Rights for Sale
Minnesota Law Review, Vol. 96, p. 90, 2011
51 Pages Posted: 4 Oct 2009 Last revised: 30 Oct 2013
Individuals enjoy a host of rights in relation to the government, including voting rights, the right against self-incrimination, the right to public education, pollution quotas, as well as various subsidies and tax attributes. Should individuals be able to sell these public entitlements to others? Markets for voting rights or tax attributes may seem inconceivable. Yet for pollution quotas, trade between polluters who do not fully utilize their quotas and those who wish to utilize the surplus seems natural, and is actually encouraged. Can the differences in treatment be normatively justified?
This Article challenges existing conventions regarding the inalienability of public entitlements. Public entitlements are usually considered from the vertical perspective of individual vis-à-vis government. We move the spotlight to the neglected horizontal (individual-individual) perspective, focusing on the question of their alienability. By showing that there is nothing inherently inalienable about public entitlements, we offer new insights with regard to both alienability and public entitlements: Expanding the horizons of the alienability discourse beyond the traditional contexts of taboo markets (such as organs, babies, and sexuality) to the unexplored terrain of public entitlements dismantles the simplistic binary treatment of alienability, opening up nuanced variations; Viewing public entitlements through the prism of alienability reveals an overlooked potential for their use as public policy instruments.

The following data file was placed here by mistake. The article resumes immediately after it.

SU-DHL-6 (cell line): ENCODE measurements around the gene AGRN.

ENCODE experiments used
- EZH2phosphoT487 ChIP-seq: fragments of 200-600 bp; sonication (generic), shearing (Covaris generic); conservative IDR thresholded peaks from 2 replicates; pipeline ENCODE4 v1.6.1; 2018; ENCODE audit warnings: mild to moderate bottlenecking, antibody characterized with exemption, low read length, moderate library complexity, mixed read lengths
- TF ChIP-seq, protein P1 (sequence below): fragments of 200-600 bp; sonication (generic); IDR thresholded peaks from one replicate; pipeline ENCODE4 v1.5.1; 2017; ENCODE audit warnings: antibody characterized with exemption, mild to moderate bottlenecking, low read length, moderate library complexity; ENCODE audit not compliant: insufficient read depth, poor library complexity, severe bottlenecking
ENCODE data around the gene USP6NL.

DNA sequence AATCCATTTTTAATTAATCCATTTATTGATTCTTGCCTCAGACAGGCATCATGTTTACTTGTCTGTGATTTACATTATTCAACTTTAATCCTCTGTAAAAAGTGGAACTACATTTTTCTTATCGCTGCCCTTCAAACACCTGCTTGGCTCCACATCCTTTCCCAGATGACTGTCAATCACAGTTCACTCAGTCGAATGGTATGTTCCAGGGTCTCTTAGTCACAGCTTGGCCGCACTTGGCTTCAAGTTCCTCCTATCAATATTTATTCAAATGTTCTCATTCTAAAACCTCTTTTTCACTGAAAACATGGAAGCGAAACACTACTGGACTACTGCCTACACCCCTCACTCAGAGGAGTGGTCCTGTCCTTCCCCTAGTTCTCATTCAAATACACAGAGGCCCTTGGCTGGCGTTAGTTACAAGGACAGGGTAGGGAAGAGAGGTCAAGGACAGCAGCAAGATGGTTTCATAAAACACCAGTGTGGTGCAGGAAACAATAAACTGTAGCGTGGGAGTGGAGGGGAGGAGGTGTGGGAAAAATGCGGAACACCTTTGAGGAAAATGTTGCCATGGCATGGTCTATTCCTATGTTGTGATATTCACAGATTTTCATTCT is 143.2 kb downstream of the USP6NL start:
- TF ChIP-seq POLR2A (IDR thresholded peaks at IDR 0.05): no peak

Keywords: Alienability, Markets, Tax, Charitable Contributions
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